Hey there, time traveller!
This article was published 3/1/2013 (1607 days ago), so information in it may no longer be current.
Year-end surveys by business organizations this year seem to indicate there is solid optimism business will pick up in 2013.
But the expectations employers have about hiring more workers seem to be tempered by their ongoing concerns about finding the right skilled people to fill the positions.
It's not a new issue and it is not specific to Manitoba.
But it's very complex and has been a nagging feature of this provincial economy for a long time. So the provincial throne speech announcement that a Skills Summit would be held at the end of February has been roundly applauded as a good idea.
It is to be co-chaired by Stephanie Forsyth, president and CEO of Red River College and Kevin Rebeck, president of the Manitoba Federation of Labour.
Janine Carmichael, the Manitoba director of the Canadian Federation of Independent Business (CFIB) said she's really pleased the skills shortage is getting such attention.
"We have found that the governments that have been successful in engaging a wide variety of folks to come to the table with solutions have been a little more successful in dealing with this issue," she said.
A national study done by Hays Canada released Wednesday showed 62 per cent of Canadian companies believe business activity will increase in 2013 but 78 per cent expect to experience modest to extreme challenges recruiting top talent.
The CFIB released its monthly Business Barometer this week and once again, concerns about the shortage of skilled labour were easily the most pressing concern in Manitoba.
And although the level of confidence was up among small business owners in Manitoba in December, respondents were just as likely to say they would be decreasing their workforce as those who said they would be hiring this year. (A strong majority -- 65 per cent -- said their employment would stay the same.)
Rowan O'Grady, the president of Hays Canada, said skills shortages are to be expected where there are really hot markets such as construction and the resources industries.
"There is just a shortage of people across the board with those guys," he said. "Everything from skilled trades, project manager, estimators, engineers -- there is a shortage there driven by the boom in construction and mining and oil and gas and that will continue on."
The Skills Summit will focus on issues more close to home: excellence in education; apprenticeships and training; First Nations and Métis labour-force development and growing the province's immigration strategy.
The professionals who deal with the issue all the time are the first to say there are all sorts of different ways to deal with the matter.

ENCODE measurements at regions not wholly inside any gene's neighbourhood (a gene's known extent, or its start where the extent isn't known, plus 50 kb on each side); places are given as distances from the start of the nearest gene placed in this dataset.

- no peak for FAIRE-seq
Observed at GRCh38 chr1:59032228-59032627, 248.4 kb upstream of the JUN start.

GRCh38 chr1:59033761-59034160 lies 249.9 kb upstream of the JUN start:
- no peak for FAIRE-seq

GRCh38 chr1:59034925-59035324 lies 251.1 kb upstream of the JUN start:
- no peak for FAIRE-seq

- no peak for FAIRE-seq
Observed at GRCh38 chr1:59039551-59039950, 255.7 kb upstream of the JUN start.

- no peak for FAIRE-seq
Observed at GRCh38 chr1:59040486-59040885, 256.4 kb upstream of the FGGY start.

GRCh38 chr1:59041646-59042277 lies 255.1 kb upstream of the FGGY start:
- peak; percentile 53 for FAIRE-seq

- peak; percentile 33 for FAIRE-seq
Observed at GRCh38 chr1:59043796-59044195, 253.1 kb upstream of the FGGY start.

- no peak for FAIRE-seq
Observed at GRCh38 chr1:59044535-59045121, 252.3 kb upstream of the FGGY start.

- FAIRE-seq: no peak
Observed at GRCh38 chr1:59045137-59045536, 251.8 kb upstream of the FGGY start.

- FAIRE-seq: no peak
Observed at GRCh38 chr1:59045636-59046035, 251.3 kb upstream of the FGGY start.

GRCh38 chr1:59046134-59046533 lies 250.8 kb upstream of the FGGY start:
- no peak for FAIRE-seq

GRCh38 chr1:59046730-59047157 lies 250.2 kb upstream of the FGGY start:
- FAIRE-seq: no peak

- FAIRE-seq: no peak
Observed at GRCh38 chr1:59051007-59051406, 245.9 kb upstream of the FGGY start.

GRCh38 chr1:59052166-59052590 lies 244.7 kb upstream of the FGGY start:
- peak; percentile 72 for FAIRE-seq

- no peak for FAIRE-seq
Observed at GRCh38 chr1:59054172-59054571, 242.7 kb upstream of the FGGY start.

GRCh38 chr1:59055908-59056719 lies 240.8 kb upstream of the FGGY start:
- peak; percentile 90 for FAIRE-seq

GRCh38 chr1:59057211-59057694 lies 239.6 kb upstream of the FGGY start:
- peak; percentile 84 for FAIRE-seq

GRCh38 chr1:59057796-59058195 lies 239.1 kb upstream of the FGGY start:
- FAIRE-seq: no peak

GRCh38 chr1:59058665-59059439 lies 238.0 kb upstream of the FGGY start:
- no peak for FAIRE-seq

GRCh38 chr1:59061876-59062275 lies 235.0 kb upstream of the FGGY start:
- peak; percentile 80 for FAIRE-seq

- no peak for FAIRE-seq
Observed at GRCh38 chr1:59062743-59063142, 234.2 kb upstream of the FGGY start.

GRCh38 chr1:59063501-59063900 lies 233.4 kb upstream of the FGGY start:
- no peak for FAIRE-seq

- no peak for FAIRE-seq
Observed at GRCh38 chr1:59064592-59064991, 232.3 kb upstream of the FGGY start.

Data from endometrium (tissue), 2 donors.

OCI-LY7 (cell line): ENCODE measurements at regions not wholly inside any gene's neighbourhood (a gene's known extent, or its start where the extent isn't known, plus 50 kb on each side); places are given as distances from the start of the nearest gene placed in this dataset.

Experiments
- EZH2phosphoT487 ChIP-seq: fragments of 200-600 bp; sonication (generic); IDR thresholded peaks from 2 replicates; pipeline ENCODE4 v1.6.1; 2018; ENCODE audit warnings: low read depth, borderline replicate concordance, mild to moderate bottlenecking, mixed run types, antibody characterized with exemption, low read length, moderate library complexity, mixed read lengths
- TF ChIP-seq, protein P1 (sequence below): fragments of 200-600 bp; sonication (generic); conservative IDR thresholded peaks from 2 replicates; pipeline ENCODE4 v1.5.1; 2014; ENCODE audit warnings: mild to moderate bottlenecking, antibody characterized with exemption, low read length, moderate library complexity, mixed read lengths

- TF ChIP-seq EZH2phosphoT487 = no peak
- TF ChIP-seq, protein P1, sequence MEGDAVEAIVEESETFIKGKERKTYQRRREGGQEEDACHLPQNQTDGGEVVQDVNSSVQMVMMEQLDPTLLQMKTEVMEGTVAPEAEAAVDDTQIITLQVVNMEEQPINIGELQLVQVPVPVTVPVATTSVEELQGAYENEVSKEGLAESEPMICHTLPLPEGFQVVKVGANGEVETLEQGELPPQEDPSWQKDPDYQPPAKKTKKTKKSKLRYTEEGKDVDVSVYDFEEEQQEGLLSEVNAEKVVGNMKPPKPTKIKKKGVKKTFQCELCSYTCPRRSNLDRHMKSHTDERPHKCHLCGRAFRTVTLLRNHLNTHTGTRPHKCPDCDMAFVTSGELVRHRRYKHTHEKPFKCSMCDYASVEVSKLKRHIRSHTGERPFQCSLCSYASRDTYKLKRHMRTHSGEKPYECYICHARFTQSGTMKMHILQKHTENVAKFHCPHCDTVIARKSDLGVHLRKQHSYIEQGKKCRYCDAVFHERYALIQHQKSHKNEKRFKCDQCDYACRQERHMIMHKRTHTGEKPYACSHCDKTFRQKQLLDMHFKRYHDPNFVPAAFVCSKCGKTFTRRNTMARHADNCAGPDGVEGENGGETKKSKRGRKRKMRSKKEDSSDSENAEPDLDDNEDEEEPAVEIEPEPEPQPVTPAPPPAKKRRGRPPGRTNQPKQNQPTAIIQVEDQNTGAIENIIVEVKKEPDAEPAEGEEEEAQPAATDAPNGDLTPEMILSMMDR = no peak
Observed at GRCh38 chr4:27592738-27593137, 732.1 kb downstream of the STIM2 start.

Immigration is clearly an important area where Manitoba specifically has achieved good results in recent years, and developing the aboriginal labour force is crucial for Manitoba.
Both O'Grady and Carmichael say businesses themselves can do a lot to help their competitive edge when it comes to attracting people.
"You can see the difference when one company's ability to attract and retain staff is far better than the next company in exactly the same industry," O'Grady said. "They will both say there is a real skills shortage but it's causing... massive problems and another just some problems."
Carmichael said there are many pieces to the puzzle.
"In a few weeks we will be releasing a major new study on labour shortages," she said. "One of the things we have asked is what creative solution we tried to attract and retain employees. We asked that in Alberta many years ago and I was blown away by the responses."
When it comes to the issue of education, Forsyth pointed out that there are 82 per cent more apprenticeship grads out of Red River College than there were 10 years ago.
But the issue is much broader than the traditional skilled trades.
One high-profile University of Manitoba professor recently said -- on condition that he not be quoted saying such blasphemy -- many university students would probably be better off in a college program.
Forsyth said there is a mismatch out there with graduates in fields where there are no jobs available and not enough in the fields where there are hot prospects.
"There are recent studies that show on a ratio of six to one college grads are required over university grads to fill shortages in advanced skills," she said. "We have got to change the mindset of people like me and others in my generation that university is the only way to go."
There is no magic bullet out there but a sit-down with 100 or so leaders from government, industry, education and the community at large is probably long overdue.